Cover Story - The Crystallographic Tourist in the Antarctic

The photograph on the front cover shows 'glassy ice' near Crystal Sound, Argentine islands; it was taken by Durward Cruickshank on 18th January 1998. He describes the story of his trip on the following pages. The rough sketch map below shows the area.

Large scale map of area.
Large scale map

enlarged area of map enlarged view of Crystal Sound
penguin with chick King penguin with chick, South Georgia.

Cover Story continued - The Icy Waters of Crystal Sound

In January 1998 I went on a cruise to the Antarctic Peninsula. This is the long arm which sticks out from the main Antarctic continent towards the tip of South America.

To join the World Discoverer I had to fly via Buenos Aires. See sketch map above.
There I had a reunion with my former graduate student Leo Becka who did splendid work in 1961 on hexamethylenetetramine at temperatures down to 34 K - far below any temperature ever recorded in Antarctica.

I joined the ship at Ushuaia for the voyage south to the glaciers, icebergs, penguins and whales.

photos penguins and icebergs

One day studying the charts I noticed a region called Crystal Sound off the west coast of the peninsula. On looking more closely I recognised some rather familiar names given to the little islands and rocks in the Sound: Bragg, Dennison, Bernal, Fowler, Pauling, Owston, Shull, Wollan, Levy, Peterson...There were other names less familiar to me: Kidd, McConnel, Matsuyama, Nakaya, ... Further south were Megaw Island, Nye Glacier and Perutz Glacier.

Thanks to help from the British Antarctic Survey and the Scott Polar Research Institute, both in Cambridge, and with some assistance from Frank Allen and Kate Crennell,
I eventually learnt how these bleak places got their names. There are many thousands of topological features in Antarctica, and in this particular area the Antarctic Place-names Committee is the responsible British naming authority. They decided to use the names of pioneers in techniques which have helped in the elucidation of Antarctic problems. Glaciologists are obvious choices, and within that group the names of the investigators of the structure of ice crystals were chosen for features in Crystal Sound. Evidently Dr Brian Roberts (1912-1978) handled the selection of names, which he described in an article Glaciologists and Antarctic place-names, published in Ice (Cambridge, 1962) 9,10-18. He lists over 100 glaciologists and their achievements e.g.

Owston's Acta Cryst. paper of 1949 on the diffuse scattering of X-rays by ice, which was aided byEndurance was trapped in the ice at 77o S, only 80 miles from their intended land base. It was April 1916 before they struggled ashore at Elephant Island.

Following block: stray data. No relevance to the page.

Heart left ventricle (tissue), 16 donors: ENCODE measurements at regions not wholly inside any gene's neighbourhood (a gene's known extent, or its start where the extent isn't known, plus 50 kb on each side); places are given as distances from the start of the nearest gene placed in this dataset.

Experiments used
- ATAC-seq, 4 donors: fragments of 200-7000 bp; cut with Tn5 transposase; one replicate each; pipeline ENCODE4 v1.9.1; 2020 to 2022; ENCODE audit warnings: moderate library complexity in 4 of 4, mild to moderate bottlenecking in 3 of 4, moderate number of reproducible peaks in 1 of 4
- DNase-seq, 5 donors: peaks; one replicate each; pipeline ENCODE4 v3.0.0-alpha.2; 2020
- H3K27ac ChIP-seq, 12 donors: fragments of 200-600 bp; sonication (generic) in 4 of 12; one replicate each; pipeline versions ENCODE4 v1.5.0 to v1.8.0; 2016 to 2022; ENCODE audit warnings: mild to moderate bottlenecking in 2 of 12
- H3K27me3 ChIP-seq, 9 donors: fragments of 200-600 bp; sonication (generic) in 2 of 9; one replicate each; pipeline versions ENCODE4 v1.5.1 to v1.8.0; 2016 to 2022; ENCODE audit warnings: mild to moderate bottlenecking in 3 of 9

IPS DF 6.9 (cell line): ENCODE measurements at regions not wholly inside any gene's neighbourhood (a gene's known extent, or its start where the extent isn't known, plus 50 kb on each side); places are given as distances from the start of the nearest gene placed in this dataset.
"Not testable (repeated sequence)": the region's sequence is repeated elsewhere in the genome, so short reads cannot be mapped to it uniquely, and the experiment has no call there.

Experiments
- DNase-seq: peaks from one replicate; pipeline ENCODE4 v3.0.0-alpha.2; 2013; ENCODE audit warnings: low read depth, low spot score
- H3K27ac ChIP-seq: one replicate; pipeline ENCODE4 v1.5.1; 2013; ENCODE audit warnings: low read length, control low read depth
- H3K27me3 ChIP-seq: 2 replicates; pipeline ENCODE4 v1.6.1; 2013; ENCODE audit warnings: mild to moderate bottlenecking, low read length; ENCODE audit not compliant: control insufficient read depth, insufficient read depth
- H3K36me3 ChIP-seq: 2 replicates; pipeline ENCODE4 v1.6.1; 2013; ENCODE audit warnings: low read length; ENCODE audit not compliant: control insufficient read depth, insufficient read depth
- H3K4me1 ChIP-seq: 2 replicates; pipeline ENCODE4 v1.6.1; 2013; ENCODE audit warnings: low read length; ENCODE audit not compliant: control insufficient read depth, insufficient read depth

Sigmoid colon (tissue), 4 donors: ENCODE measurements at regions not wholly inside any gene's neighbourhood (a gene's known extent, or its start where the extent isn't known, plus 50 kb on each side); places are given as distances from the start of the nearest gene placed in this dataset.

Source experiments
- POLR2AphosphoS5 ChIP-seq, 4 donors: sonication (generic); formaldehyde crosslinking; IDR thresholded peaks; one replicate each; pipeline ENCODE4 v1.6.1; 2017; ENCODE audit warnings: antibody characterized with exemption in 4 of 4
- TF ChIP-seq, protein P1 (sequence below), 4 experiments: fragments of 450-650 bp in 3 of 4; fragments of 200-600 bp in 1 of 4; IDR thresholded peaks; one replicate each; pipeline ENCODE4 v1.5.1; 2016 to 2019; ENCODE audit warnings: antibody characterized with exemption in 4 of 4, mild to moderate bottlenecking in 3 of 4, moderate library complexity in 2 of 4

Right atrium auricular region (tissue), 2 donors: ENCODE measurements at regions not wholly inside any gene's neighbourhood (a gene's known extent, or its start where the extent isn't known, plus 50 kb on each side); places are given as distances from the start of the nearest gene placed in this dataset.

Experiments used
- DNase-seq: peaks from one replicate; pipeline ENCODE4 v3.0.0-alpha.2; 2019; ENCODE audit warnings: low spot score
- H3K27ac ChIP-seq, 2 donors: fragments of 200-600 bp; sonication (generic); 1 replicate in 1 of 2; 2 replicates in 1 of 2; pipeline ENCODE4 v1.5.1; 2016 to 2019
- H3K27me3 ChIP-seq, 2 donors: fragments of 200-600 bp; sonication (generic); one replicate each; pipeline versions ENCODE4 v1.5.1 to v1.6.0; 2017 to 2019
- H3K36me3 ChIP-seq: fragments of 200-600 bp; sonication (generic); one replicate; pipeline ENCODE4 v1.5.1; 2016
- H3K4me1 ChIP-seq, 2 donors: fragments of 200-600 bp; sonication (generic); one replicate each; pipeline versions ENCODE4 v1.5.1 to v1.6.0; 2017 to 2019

The highlight of my cruise was a visit to Elephant Island. Here most of Shackleton's party had waited 4 winter months for rescue after Shackleton set sail for South Georgia in a 22 foot boat. Led by Frank Wild, they survived in a crude hut roofed by two upturned boats. James's notebook describing the scene inside the exceedingly cramped shelter is on display in the museum at the Scott Polar Institute. Crystallographers who find his treatise on X-ray diffraction tough reading may be surprised by his contribution to the camp singsongs. The chorus to his song 'Antarctic Architecture' ran:

My name is Frankie Wild-o and my hut's on Elephant Isle,

The wall's without a single brick and the roof's without a tile,

Yet nevertheless, you must confess by many and many a mile,

It's the most palatial place you'll find on Elephant Isle.

I viewed the 'palace' grounds in summer time. They are a bleak rocky spit under mountainous cliffs and a glacier with broken sea ice on both sides. We were unable to land.

James' most distinguished student is well known to the BCA: Sir Aaron Klug OM, President of the Royal Society and winner of the Nobel Prize in Chemistry in 1982 for his development of crystallographic electron microscopy and the structures of nucleic acid-protein complexes.

Durward Cruickshank

Editor's Note: I am planning some new BCA Web pages about ice, including the phase diagram and structures. Please send in your suggestions for URLs to which I can link.

Cover Story Continued

Letter from base

On 18 January 1998 Durward visited the Ukrainian Antarctic station, formerly the British Faraday station, shown on the cover of the envelope above. The stamp (top right) also depicts the station. This is where the original measurements were made which discovered the hole in the ozone layer. These were done using the uv spectrometer shown below.

Letter from base
Acknowledgment of Copyright
All the images in this file are copyright Durward Cruickshank. The BCA is gratful for permission to use them here to illustrate his article.

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